Funeral Industry Disruption Has Started in Germany – Mymoria

  • Mymoria is a digital funeral house, offering services throughout Germany and partially Austria.
  • A customer can book each component online (ex. coffin, flowers, speaker, etc.).
  • The startup conducts a lead generation while the services are provided by the trusted subcontractors at a site.

Bjoern Wolff is a founder and managing director of mymoria, a digital funeral home. In 2016, Bjoern and his colleague, Peter Kautz, founded a one-stop-online shop for full configuration and complete commissioning of funerals. We first met Bjoern at SLUSH2019 

Bjoern Wolff, CEO at mymoria

ITKM: Please, introduce yourself in a few words.

Bjoern Wolff: I’m the founder of a Berlin-based startup mymoria, the first digital funeral house where you can plan and book a funeral online. At the moment, we offer our services throughout Germany and Austria. We’re a pretty small team, 25 people based in Berlin. The funeral industry is one of the oldest, so we decided to digitize it.  

What’s the ratio between developers and sales?

Most people from our team are in sales and online marketing driven. Obviously, we also have a team of 7 in-house developers as well.

What’s your financing background so far?

We closed our Series A in March 2018. We are not raising right now. Sorry, I can’t disclose any details right now.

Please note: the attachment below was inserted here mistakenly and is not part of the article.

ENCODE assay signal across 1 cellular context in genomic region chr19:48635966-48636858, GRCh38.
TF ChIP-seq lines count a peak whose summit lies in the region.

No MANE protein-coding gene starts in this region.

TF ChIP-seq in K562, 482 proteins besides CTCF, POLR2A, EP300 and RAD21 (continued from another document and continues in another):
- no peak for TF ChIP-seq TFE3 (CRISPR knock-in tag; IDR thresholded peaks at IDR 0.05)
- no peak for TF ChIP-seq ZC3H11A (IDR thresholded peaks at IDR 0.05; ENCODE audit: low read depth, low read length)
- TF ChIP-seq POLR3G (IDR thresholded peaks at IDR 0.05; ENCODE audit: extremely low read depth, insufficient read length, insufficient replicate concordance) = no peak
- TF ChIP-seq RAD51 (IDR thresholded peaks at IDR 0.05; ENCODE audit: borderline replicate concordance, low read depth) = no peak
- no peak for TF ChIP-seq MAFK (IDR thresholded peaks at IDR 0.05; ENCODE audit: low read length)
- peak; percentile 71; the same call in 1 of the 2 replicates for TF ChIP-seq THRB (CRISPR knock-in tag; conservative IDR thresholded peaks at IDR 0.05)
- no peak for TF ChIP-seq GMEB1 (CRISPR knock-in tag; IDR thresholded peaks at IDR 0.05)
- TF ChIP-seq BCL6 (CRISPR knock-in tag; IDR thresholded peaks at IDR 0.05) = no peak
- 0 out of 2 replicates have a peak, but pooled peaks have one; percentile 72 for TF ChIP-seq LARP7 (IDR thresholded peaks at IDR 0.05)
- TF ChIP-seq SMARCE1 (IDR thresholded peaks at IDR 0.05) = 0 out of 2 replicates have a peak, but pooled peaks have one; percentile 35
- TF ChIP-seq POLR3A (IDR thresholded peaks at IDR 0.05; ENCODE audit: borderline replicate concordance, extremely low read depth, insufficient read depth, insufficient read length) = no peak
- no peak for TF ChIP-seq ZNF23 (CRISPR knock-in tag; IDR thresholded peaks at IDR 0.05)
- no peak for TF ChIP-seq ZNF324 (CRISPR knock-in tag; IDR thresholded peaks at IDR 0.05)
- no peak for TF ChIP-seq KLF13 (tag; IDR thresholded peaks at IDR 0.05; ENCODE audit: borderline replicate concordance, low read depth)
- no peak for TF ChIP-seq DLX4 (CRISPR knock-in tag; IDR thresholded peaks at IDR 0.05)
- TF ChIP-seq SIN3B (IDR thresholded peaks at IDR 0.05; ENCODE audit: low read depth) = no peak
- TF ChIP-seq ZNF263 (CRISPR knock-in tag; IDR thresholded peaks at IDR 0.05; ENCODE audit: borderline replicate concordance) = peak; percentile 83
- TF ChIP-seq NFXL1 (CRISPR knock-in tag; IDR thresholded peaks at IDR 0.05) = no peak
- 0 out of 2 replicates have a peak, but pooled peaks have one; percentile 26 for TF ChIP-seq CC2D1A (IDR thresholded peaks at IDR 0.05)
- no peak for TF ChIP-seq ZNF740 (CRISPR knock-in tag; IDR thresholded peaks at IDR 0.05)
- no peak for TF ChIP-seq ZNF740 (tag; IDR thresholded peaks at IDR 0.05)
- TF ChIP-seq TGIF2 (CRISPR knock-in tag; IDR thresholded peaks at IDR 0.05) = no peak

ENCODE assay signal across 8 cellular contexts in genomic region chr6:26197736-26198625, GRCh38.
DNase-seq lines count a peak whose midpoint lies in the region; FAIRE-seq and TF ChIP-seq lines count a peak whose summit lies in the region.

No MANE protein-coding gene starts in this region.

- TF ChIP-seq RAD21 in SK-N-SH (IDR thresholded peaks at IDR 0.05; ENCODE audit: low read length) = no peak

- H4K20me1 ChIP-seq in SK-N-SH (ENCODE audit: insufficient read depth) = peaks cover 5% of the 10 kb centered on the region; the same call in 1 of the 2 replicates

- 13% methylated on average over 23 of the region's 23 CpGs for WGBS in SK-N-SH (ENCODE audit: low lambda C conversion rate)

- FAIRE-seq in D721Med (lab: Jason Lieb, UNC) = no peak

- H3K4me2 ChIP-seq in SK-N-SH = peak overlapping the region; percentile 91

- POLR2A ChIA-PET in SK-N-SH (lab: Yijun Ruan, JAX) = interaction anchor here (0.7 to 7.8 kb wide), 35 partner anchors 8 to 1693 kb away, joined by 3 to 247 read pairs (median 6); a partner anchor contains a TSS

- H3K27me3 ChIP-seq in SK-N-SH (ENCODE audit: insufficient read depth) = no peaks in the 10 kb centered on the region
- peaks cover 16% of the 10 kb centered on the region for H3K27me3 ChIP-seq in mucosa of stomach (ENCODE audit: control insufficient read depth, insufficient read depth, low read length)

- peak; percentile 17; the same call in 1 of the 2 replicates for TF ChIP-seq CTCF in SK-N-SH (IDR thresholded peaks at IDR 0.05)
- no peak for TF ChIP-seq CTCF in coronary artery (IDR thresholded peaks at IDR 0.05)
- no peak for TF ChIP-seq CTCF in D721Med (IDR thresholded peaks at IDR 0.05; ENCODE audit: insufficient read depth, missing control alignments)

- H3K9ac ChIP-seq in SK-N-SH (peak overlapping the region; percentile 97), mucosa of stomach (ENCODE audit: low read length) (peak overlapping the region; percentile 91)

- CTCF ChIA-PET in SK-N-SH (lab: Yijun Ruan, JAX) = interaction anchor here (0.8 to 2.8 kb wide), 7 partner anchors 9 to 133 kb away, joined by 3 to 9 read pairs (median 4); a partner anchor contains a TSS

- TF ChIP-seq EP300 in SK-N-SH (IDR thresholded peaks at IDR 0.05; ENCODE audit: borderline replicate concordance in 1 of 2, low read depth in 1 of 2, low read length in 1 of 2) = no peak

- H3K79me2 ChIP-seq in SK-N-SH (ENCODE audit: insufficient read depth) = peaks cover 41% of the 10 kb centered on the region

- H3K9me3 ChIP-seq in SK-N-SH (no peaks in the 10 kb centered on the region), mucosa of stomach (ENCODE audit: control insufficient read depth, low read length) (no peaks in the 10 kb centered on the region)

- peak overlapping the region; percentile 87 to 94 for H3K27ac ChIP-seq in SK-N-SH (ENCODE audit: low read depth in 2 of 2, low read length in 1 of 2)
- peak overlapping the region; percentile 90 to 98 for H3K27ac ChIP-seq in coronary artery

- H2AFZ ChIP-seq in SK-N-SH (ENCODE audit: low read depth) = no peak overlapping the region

Okay. So take me through the process as if I am a customer? Somebody dies in the family and…?

Somebody dies in the family, and somebody has to take care of the funeral. Normally people start asking, ‘How do you do this?’. They google what one should do next, how to find a mortician. Then they find us and can plan it online. There is an advantage here for us since funeral homes are not that aggressive on online marketing. 

First, the customer answers five questions online, ‘Where should the funeral take place?’ ‘What type of funeral?’ and so on. Second, he receives an offer with a transparent price that he can calmly discuss with the family.  

The components of the offer are up to the customer and can be adjusted. 

So, on our platform, you can choose an urn or coffin, flowers that you would like, speaker and everything you need for the funeral. After you put all together, you can book the service.

That would mean lots of intensity on getting service providers on board. And they are in different cities usually, right? 

We don’t work that way. We just do a lead generation and then connect our customers with subcontractors which do the services needed at a site. 

It is a very localized service. In a new city, you have to start from scratch.

We have a rich network. Now we are covering all of Germany and partially Austria. 

Just a second, you say you’ve covered 100% of your native German market… How long has it taken for you?

We founded the company back in 2015, the platform went live in June 2016. So it took us two years to cover 100% of the German market. And in Austria, we entered the market in 2019. 

It seems really hard to always guarantee the quality of the service providers. 

Oh, but we can! We know them inside out. I mean it’s not that they work with us by just going into our platform – we visited all of them with a quality audit, and they had to undergo screening so that we can trust them.